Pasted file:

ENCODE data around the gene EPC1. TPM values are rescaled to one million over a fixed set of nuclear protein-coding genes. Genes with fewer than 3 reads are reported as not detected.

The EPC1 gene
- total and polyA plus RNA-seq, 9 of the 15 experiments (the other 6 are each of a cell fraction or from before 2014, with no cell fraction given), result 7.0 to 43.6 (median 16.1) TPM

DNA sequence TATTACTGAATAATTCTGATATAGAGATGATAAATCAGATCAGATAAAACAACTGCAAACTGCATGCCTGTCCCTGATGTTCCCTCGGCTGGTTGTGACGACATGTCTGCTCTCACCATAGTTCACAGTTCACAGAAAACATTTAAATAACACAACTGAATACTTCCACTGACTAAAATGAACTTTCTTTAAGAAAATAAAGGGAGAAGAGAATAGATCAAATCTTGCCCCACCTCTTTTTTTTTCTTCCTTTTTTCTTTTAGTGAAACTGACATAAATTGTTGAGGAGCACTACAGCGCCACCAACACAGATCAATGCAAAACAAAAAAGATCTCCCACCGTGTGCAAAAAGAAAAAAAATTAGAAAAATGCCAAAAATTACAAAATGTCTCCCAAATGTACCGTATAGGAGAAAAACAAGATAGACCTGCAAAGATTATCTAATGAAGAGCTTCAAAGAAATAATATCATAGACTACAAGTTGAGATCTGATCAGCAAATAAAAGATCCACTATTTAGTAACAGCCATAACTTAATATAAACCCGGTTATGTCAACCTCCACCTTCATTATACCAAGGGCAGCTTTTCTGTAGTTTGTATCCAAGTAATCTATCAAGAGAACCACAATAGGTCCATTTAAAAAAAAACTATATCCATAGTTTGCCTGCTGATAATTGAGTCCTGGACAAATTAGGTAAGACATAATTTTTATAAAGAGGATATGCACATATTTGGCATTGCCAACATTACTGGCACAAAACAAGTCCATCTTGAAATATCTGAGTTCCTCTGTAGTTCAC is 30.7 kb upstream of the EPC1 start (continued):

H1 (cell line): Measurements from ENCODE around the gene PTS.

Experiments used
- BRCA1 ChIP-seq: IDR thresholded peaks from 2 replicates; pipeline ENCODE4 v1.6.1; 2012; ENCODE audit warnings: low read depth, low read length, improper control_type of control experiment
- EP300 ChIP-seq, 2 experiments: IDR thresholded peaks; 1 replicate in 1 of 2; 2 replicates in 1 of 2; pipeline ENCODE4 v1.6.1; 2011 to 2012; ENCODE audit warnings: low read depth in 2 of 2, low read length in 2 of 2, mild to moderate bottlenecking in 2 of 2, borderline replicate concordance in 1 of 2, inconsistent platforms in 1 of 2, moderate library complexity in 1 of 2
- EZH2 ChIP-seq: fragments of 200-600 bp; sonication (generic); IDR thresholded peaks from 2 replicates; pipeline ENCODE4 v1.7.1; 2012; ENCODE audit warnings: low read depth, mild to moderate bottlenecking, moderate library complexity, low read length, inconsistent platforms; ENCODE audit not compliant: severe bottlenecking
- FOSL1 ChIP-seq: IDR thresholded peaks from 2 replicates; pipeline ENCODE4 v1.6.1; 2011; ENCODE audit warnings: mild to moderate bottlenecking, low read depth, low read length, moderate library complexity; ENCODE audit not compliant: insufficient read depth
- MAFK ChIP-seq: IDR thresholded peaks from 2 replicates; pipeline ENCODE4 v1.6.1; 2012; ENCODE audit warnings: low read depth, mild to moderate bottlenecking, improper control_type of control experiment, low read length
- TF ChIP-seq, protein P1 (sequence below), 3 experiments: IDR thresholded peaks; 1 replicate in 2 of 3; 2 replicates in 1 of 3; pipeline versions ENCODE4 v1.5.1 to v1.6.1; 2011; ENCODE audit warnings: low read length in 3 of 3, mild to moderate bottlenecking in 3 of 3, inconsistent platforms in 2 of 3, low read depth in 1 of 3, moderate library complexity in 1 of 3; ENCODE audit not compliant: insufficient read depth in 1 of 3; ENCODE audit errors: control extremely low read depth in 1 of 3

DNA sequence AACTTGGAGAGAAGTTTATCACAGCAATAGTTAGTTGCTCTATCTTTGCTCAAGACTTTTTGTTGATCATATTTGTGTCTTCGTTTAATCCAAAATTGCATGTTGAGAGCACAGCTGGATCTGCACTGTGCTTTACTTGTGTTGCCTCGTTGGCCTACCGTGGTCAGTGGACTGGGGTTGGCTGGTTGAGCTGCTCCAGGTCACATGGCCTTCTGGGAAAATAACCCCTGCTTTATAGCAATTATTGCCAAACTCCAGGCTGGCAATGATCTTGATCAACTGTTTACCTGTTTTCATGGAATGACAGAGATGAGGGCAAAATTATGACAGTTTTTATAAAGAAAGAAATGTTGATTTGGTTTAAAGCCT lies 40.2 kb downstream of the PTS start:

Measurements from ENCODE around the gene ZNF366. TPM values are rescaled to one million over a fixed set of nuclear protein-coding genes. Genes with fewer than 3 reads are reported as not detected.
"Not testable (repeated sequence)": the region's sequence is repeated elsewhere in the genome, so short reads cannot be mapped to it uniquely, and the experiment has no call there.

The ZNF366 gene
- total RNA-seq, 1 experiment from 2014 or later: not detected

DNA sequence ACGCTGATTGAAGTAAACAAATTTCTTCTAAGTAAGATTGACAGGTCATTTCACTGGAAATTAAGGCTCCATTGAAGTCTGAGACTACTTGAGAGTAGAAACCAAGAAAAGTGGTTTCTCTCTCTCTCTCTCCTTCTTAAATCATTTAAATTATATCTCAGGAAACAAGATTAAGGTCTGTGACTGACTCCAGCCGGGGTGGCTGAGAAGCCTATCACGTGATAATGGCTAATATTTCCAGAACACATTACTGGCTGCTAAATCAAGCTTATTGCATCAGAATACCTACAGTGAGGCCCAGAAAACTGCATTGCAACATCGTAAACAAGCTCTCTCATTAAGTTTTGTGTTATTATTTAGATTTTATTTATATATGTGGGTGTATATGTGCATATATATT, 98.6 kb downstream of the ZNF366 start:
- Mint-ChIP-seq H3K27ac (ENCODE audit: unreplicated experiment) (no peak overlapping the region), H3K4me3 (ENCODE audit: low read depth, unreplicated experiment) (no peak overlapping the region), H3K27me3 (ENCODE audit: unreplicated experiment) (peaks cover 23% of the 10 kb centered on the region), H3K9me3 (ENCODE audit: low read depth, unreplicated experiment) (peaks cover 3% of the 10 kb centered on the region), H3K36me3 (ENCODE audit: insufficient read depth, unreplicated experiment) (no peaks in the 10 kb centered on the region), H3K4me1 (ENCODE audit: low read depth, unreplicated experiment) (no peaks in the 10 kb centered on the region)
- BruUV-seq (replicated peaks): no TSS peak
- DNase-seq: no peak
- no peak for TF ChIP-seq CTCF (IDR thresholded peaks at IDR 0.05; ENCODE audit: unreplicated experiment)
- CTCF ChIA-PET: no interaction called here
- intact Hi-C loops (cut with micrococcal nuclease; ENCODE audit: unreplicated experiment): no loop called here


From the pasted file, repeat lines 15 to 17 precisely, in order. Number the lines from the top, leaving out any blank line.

"Not testable (repeated sequence)": the region's sequence is repeated elsewhere in the genome, so short reads cannot be mapped to it uniquely, and the experiment has no call there.

The ZNF366 gene
- total RNA-seq, 1 experiment from 2014 or later: not detected